The late Wangari Muta Maathai—raised Catholic by her parents who were members of the Kikuyu tribe in Kenya—took this concept of baptism quite seriously and literally in her incredible life. The first woman to hold the job of Minister of the Environment in Kenya and the first African woman to receive a Nobel Peace Prize, Wangari believed strongly that there could be a peaceful coexistence of people and nature, and in 1976, she created the Green Belt Movement, a national grassroots organization to combat deforestation in Kenya.
She bravely led the fight against political and economic powers that stood to gain financially from cutting down trees and destroying the livelihood of indigenous farmers. Wangari’s work often landed her in prison where she was beaten and called names and yet, she persisted. Collectively, Wangari and the all those who joined the movement, have now planted more than 51 million trees in Kenya and many other countries. Wangari, who died from cancer in 2011, wrote in a book on her experience:
“I’m very conscious of the fact that you can’t do it alone. It’s teamwork. When you do it alone you run the risk that when you are no longer there nobody else will do it.”
Echoing in Wangari’s words and her ministry of planting seeds is Paul’s message to the Corinthians:
God gave the growth. So neither the one who plants nor the one who waters is anything, but only God who gives the growth. The one who plants and the one who waters have a common purpose, and each will receive wages according to the labor of each. For we are God’s servants, working together; you are God’s field, God’s building.
We are God’s servants. We work together so that God may plant seeds of love in our hearts; shower us with the waters of baptism that remind us who we are and to whom we belong; and who grow in the Spirit of Christ by nurturing other human beings, particularly the suffering and broken.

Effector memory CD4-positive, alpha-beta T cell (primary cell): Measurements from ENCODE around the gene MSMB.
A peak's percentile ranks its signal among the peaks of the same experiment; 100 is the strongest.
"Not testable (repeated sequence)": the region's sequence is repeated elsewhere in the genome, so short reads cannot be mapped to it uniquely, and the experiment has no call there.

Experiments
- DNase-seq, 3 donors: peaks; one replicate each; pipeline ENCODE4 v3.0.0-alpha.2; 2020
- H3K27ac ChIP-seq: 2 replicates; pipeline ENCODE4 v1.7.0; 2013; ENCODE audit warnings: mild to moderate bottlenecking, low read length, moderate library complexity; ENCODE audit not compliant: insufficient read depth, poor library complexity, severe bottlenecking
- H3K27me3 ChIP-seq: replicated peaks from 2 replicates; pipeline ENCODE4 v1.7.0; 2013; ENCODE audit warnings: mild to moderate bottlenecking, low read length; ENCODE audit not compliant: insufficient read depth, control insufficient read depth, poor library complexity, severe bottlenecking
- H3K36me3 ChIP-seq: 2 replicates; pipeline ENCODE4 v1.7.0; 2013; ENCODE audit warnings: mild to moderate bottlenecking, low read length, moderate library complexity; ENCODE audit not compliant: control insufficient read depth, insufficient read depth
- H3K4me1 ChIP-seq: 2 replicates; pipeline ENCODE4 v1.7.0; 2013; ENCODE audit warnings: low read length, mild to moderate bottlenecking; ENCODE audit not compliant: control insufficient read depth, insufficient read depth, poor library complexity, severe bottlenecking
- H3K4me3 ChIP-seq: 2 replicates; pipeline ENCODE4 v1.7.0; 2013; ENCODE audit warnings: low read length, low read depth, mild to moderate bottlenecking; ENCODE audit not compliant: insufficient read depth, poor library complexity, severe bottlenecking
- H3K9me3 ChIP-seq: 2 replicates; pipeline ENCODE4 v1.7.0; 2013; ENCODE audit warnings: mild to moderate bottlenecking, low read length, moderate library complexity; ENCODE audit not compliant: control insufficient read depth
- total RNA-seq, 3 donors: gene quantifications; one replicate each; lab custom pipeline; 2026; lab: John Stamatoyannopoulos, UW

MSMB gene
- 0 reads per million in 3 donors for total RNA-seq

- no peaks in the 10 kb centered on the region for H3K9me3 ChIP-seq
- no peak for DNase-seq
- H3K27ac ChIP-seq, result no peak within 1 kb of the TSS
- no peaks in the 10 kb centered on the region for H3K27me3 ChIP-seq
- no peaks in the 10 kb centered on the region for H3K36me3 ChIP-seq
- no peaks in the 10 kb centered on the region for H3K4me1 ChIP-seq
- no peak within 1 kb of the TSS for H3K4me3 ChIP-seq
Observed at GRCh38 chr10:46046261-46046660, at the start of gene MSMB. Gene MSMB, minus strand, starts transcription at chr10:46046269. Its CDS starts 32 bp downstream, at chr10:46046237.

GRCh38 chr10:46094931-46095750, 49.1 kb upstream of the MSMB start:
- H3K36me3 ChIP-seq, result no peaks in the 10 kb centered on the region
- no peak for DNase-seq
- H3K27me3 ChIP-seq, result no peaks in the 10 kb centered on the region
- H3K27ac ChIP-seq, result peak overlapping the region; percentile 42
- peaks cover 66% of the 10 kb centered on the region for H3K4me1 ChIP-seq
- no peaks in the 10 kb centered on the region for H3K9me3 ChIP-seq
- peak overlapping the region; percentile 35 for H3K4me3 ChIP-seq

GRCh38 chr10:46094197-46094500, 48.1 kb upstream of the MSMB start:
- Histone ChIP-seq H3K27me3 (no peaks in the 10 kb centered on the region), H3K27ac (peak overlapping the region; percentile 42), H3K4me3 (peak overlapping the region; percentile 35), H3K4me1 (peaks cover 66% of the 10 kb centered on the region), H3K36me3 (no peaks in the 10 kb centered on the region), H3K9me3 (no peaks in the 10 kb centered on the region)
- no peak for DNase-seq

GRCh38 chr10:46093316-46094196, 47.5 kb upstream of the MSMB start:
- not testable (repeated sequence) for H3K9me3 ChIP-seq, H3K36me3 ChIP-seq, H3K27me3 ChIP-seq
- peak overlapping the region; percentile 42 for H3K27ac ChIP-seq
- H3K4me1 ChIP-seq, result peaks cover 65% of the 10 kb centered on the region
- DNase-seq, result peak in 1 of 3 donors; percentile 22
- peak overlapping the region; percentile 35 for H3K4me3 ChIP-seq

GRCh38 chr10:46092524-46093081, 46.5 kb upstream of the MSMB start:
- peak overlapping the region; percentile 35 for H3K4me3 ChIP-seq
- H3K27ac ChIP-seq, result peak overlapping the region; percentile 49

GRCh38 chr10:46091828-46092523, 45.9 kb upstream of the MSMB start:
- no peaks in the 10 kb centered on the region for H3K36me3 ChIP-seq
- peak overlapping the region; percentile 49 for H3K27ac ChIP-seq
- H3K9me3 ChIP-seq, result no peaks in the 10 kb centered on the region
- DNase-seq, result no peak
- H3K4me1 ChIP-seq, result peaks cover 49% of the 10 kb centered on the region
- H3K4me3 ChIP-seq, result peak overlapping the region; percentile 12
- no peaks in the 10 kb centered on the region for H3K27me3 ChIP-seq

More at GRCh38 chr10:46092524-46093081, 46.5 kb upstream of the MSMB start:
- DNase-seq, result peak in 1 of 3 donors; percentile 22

May this always be our calling and aspiration—even our desire, as the brilliant novelist and poet Alice Walker expresses in one of her poems:
is always the same; wherever Life
I want to stick my toe
& soon my whole body
into the water.
I want to shake out a fat broom
& sweep dried leaves
I want to grow
It seems impossible that desire
can sometimes transform into devotion;
but this has happened.
And that is how I’ve survived:
how the hole
I carefully tended
in the garden of my heart
grew a heart
to fill it.
We are God’s servants. We are God’s garden which we and God both tend, so our hearts may grow and be filled.
 P. Mark Achtemeier. Feasting on the Word: Year A, Volume 1: Advent through Transfiguration (Feasting on the Word: Year A volume) . Presbyterian Publishing Corporation. Kindle Edition.
 Roger J. Gench. Feasting on the Word: Year A, Volume 1: Advent through Transfiguration (Feasting on the Word: Year A volume) . Presbyterian Publishing Corporation. Kindle Edition.
 Holy Troublemakers and Unconventional Saints by Daneen Akers, 2019. Watchfire Media.
Mama Miti by Donna Jo Napoli and Kadir Nelson, 2010. Simon & Schuster.
 The Green Belt Movement: Sharing the Approach and the Experience by Wangari Maathai, 2003. Lantern Books.
 The World Will Follow: Turning Madness into Flowers by Alice Walker, 2013. The New Press